Tracking Racism Project: Betty Bowers Explains Traditional Marriage

Posted on March 25, 2013 by


Since I come through a lot of media everyday and have little time to comment, I feel the need to issue as many short posts as possible discussing little ephemera which I come across in social media that give me “a bad feeling”, especially in regards to representation of people from races and ethnicities that are not white.

This need arose from years of me posting on message boards and getting tired of being marked by other posters as being “politically correct” or “bringing up issues of race where they didn’t exist.”  That is bullshit.

In American society, we still use race and ethnicity when we make decisions about people.  We, meaning an all-encompassing “you”, “he”, “she”, and even “I” too.  With races and ethnicities, we make associations, which can then turn into judgments, and eventually decisions, which affect everything from how whether we decide to give someone a job, or a house.

Today, from a link, I came across this Betty Bowers Explains Traditional Marriage Video.  I thought it would be interesting and would quote items directly from the bible.  It did make quotes towards the end, and eventually made a point that I’ve heard before:  lots of weird kinds of marriages are available, so why not let a man marry a man.  I hear that argument, but I don’t think its logically strong enough to convert people who disagree.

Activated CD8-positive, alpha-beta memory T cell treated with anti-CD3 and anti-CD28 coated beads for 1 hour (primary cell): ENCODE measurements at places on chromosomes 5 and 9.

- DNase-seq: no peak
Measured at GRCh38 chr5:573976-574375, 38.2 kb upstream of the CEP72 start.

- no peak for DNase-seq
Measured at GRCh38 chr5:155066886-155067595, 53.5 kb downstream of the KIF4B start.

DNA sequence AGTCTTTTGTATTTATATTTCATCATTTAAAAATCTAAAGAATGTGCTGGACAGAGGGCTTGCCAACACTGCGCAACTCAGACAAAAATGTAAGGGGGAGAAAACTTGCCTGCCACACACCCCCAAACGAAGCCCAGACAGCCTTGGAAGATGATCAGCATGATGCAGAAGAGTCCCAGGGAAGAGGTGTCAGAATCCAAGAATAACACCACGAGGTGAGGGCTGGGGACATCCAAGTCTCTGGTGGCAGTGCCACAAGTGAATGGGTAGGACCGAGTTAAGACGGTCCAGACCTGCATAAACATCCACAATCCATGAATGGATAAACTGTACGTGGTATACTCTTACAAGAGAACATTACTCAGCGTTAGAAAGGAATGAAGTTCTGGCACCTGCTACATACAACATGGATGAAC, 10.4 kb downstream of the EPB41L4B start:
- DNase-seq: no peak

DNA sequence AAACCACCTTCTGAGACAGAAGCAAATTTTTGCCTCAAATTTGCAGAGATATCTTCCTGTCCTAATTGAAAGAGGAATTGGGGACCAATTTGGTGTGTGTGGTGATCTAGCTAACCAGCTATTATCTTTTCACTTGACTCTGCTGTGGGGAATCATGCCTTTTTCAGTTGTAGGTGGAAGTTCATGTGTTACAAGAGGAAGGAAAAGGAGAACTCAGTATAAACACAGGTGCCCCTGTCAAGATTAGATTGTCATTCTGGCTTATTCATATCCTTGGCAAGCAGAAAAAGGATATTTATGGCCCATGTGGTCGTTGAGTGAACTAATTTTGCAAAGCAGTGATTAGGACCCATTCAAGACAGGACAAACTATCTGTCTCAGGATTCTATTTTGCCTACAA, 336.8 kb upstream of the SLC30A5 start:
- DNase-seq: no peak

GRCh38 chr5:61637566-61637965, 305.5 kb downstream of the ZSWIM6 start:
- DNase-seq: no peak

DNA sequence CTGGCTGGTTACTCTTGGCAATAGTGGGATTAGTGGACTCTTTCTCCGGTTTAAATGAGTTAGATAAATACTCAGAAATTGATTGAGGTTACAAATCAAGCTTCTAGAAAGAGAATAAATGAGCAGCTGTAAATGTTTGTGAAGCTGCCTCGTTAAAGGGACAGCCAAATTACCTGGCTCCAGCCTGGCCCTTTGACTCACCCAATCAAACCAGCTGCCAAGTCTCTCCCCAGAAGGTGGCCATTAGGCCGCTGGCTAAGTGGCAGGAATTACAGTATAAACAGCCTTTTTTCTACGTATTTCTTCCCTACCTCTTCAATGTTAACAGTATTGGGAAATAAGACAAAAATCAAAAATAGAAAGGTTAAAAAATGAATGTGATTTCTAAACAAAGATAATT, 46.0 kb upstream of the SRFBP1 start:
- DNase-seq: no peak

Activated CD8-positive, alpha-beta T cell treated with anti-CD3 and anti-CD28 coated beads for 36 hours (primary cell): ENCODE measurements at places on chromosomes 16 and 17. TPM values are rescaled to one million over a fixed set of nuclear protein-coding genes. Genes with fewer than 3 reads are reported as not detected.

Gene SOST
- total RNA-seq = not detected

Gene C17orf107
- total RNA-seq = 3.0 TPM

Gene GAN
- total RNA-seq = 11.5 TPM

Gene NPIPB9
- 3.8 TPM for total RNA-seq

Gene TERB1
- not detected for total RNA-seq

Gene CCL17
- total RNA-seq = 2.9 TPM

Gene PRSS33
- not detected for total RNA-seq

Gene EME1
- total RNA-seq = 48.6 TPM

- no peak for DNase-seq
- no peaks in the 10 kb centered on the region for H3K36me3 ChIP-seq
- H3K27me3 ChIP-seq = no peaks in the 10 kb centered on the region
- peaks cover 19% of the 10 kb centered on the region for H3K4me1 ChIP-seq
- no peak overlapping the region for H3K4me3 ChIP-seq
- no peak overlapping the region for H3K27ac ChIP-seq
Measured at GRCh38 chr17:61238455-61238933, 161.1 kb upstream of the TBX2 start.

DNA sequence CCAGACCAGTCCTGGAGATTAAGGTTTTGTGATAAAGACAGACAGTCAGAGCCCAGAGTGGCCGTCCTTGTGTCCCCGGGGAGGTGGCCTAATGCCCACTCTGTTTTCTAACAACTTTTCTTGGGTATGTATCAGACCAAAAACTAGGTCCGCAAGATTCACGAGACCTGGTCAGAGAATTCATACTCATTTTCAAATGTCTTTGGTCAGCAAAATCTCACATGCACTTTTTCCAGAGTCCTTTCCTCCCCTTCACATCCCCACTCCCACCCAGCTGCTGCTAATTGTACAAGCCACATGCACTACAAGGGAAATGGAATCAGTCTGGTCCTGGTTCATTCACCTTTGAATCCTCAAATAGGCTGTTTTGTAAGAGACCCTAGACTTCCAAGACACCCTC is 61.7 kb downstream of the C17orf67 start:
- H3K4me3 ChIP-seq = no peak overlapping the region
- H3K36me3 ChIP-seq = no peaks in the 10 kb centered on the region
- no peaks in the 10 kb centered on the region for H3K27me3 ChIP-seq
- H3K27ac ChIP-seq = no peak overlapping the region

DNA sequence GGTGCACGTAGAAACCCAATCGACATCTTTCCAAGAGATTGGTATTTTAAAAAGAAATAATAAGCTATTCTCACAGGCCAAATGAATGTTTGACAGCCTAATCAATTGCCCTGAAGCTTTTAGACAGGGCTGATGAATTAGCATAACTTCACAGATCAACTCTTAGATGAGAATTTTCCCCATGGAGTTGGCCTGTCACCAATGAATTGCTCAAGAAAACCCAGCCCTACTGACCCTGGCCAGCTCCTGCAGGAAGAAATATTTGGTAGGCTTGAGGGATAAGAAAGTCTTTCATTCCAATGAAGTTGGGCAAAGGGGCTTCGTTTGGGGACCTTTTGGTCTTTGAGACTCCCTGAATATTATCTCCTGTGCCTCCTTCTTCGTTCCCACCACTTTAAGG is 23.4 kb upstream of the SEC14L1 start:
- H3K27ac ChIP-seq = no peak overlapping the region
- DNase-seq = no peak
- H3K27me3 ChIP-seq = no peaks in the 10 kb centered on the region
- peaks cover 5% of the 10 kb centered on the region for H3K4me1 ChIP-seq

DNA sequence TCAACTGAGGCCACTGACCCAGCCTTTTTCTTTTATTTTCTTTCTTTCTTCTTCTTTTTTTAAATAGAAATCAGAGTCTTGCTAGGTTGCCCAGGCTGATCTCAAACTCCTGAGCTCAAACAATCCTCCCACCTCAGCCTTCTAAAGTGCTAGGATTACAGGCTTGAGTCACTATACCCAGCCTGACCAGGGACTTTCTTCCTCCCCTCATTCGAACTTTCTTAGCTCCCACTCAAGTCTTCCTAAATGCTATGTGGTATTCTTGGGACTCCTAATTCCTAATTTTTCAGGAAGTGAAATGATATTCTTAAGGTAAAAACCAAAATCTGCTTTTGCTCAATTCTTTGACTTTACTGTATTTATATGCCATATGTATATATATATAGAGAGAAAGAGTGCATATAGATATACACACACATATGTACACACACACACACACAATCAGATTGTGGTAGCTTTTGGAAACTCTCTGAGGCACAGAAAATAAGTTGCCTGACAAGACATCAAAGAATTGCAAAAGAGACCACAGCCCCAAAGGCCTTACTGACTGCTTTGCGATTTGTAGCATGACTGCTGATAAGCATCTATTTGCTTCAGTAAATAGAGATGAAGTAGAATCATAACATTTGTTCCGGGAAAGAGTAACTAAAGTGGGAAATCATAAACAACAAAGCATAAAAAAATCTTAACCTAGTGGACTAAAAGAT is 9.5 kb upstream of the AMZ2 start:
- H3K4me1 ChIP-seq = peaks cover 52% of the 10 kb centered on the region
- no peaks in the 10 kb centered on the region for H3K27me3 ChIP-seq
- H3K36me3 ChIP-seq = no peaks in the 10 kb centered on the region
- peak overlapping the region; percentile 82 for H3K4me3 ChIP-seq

I didn’t really care too much for the condescending, smarter-than-thou tone, but I did take issue with the racial representations of the characters employed in their little narrative.

Screen Shot 2013-03-25 at 10.13.49 AM










My question is:  in a video full of representations of white folks (i.e. blonde hair, naked Adam), why is the representation of a rapist (featured at 1:25) represented by someone wearing symbols (do-rag, mustache, baggy clothes) associated with black males?

Why couldn’t the illustrator come up with a character who was also white?  Does this illustrator think that these activities are carried out by black people or hip-hoppers more?  Does this illustrator think racial and ethnic diversity is only good to represent a chaos?  Was this all intentional?